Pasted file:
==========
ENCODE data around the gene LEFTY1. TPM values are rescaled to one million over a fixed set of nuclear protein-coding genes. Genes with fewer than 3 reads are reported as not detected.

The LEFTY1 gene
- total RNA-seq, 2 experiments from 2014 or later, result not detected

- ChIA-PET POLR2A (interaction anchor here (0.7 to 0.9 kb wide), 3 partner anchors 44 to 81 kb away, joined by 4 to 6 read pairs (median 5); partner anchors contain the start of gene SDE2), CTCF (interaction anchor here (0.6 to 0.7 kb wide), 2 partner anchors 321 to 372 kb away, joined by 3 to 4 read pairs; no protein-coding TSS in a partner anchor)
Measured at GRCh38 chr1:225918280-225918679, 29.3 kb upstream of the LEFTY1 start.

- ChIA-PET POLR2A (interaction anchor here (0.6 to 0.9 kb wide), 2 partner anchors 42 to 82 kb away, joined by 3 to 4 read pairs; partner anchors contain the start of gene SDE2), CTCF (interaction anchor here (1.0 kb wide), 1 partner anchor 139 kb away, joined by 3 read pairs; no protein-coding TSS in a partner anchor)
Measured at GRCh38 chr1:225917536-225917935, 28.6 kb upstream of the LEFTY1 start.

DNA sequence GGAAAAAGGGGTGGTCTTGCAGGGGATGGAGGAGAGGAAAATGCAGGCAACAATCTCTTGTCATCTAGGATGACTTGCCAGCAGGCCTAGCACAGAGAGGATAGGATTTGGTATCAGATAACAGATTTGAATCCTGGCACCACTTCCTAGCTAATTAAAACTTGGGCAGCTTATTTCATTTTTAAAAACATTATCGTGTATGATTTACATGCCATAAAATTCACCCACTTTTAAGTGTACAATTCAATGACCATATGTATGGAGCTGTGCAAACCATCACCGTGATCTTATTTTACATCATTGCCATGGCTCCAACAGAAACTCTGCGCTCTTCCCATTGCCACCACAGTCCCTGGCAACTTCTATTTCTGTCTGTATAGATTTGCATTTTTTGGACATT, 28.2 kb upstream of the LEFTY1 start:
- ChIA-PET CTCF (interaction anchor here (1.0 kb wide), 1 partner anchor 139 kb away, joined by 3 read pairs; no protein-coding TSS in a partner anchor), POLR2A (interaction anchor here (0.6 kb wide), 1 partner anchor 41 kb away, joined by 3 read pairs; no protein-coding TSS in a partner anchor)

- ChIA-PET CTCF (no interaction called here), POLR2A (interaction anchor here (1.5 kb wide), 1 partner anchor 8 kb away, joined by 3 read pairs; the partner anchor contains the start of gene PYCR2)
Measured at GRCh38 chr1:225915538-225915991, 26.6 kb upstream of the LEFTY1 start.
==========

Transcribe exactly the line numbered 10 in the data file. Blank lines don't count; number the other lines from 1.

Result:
- ChIA-PET CTCF (no interaction called here), POLR2A (interaction anchor here (1.5 kb wide), 1 partner anchor 8 kb away, joined by 3 read pairs; the partner anchor contains the start of gene PYCR2)